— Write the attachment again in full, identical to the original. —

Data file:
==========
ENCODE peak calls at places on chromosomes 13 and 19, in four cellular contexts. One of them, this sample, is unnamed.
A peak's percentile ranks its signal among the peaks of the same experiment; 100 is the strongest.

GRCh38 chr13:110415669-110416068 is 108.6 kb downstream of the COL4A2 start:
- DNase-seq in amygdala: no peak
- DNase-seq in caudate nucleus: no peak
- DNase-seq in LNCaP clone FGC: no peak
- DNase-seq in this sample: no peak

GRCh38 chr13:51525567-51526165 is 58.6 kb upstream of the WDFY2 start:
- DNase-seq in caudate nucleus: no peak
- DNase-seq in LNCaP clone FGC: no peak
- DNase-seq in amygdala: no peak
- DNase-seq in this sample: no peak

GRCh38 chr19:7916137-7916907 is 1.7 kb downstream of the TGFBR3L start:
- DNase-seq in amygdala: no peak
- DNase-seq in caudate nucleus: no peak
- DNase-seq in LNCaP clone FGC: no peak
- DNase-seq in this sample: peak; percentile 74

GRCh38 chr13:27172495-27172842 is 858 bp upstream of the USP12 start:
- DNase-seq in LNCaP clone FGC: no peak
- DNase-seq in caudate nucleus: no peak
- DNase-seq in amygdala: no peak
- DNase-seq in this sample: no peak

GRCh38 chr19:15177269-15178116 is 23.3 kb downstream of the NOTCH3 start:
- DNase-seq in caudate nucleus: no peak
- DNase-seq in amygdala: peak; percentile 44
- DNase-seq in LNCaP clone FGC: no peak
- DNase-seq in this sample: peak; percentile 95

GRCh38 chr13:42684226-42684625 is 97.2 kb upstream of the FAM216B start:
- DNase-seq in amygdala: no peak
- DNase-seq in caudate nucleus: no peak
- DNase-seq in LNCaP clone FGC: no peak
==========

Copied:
ENCODE peak calls at places on chromosomes 13 and 19, in four cellular contexts. One of them, this sample, is unnamed.
A peak's percentile ranks its signal among the peaks of the same experiment; 100 is the strongest.

GRCh38 chr13:110415669-110416068 is 108.6 kb downstream of the COL4A2 start:
- DNase-seq in amygdala: no peak
- DNase-seq in caudate nucleus: no peak
- DNase-seq in LNCaP clone FGC: no peak
- DNase-seq in this sample: no peak

GRCh38 chr13:51525567-51526165 is 58.6 kb upstream of the WDFY2 start:
- DNase-seq in caudate nucleus: no peak
- DNase-seq in LNCaP clone FGC: no peak
- DNase-seq in amygdala: no peak
- DNase-seq in this sample: no peak

GRCh38 chr19:7916137-7916907 is 1.7 kb downstream of the TGFBR3L start:
- DNase-seq in amygdala: no peak
- DNase-seq in caudate nucleus: no peak
- DNase-seq in LNCaP clone FGC: no peak
- DNase-seq in this sample: peak; percentile 74

GRCh38 chr13:27172495-27172842 is 858 bp upstream of the USP12 start:
- DNase-seq in LNCaP clone FGC: no peak
- DNase-seq in caudate nucleus: no peak
- DNase-seq in amygdala: no peak
- DNase-seq in this sample: no peak

GRCh38 chr19:15177269-15178116 is 23.3 kb downstream of the NOTCH3 start:
- DNase-seq in caudate nucleus: no peak
- DNase-seq in amygdala: peak; percentile 44
- DNase-seq in LNCaP clone FGC: no peak
- DNase-seq in this sample: peak; percentile 95

GRCh38 chr13:42684226-42684625 is 97.2 kb upstream of the FAM216B start:
- DNase-seq in amygdala: no peak
- DNase-seq in caudate nucleus: no peak
- DNase-seq in LNCaP clone FGC: no peak